Q: I have some questions regarding the art used on Magic cards.
About how large is the average painting before it's fit onto a card? How many paintings are done for a set on average, and is every painting used? What types of media are used to make the paintings? How long do the artists work on their pictures, and what are they given to work with to determine what to create? And lastly, what are the qualifications for becoming an artist who creates for Magic: The Gathering?
A: From Jeremy Jarvis, Magic Art Director:
I'll try to knock these out for you one at a time:
1. About how large is the average painting before it's fit onto a card?
I would say the average is around 8 1/2 inches x 11 inches. That's just a guesstimated ballpark, as our freelancers are allowed to work at whatever size they see fit. In general, most illustrators work at the smallest size they can (for the sake of deadlines) weighed against the ability to achieve the level of detail and finish that is required/expected.
2. How many paintings are done for a set on average, and is every painting used?
One painting per card in the file. We are not in the habit of over-commissioning art for the sake of over-commissioning art. Now, sometimes that card file changes... cards are dropped and replacements added... or just changed enough to render the art we commissioned no longer appropriate. When this happens we have to re-commission a new and appropriate painting and the 'old' one is moved to 'The Graveyard' where it lives until we can find a new, appropriate home for it on an upcoming card. One of (what I consider) my own best paintings still haunts The Graveyard from this exact sort of card change in the Ravnica block.
3. What types of media are used to make the paintings?
We don't dictate how or in which medium our artists work, so long as the end result is of the quality, and look/feel, that makes Magic what it is. We certainly have illustrators creating card art in oil, acrylic, gouache, watercolor, the increasingly popular acrylic gouache, digital (Photoshop and Painter are usually represented), and various mixed media techniques. In years past there have even been some less traditional card art examples created with sculpture and photography.
4. How long do the artists work on their pictures?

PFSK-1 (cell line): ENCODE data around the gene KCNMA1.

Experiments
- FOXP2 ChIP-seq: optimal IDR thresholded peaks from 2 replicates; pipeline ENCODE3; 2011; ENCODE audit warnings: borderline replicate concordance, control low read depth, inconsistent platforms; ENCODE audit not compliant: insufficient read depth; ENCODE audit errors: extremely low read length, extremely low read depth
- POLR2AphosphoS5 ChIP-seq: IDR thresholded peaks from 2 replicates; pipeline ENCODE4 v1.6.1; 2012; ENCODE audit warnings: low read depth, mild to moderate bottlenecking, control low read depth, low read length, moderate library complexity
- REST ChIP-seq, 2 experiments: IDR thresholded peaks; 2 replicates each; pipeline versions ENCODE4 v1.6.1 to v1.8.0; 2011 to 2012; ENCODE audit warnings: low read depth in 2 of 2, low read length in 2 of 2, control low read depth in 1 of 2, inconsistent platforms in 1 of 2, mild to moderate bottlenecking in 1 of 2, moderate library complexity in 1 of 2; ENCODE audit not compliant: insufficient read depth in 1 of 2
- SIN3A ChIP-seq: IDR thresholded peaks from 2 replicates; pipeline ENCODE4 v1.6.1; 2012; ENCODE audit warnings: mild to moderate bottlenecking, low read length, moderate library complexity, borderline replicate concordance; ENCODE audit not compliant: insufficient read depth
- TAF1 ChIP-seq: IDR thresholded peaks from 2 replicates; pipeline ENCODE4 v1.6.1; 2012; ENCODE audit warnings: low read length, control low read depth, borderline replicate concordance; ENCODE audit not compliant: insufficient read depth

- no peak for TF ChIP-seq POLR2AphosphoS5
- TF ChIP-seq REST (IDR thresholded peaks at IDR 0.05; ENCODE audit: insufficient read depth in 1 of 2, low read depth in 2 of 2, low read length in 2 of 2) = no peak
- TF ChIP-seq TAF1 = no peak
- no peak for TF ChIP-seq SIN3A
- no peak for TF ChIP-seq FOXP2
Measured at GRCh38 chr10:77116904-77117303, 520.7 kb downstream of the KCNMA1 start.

Easy. 'Til they're done. :)
Honestly, this is as wildly varied as each piece of art created by each individual painter. Some guys/girls can crank out a top-of-the industry illustration in literally a day. It takes others 2 weeks. It depends on the artist and the image. I would say, on average, a realistic ballpark would be 3 to 5 days for a painting.
5. What are they given to work with to determine what to create?
For each card there is an art description (which is fleshed out from a card concept, which is derived from the mechanics of that given card in the file). That art description might be as general as "design us a cool flying thing that 'feels blue'" or as specific as "Show Glissa in the Razor Fields being attacked by two Ogre-Dragon hybrids. She should look capable, but the threats need to appear very real". I made that up just now... don't bother guessing the card.
For world-specific sets, there is a style guide that gives visual design parameters and examples and written world detail as a jumping-off point for the illustrators (and writers).
6. What are the qualifications for becoming an artist who creates for Magic: The Gathering?
The only qualification is the work. I don't care if an artist went to a pricey art school or a state college, or is a high school drop out. At the end of the day the work is either good enough, or it's not. Illustration is a competitive industry, with a lot of people fighting over a finite amount of work. The answer to your question, if I'm being honest and pulling no punches, is surgically simple: The way to get work is to be good enough to win it from someone else.
Good lord, you guys are going to force me to learn to type. :)
P.S. For any of our readers/players/fans who think they might have the chops to create original illustration for Magic (or any of our brands at Wizards), here is how to go about getting your work seen:
Send an email with your info and either jpegs or a link to your website to email@example.com.
All of Wizards of the Coast's art directors use this resource to find new talent.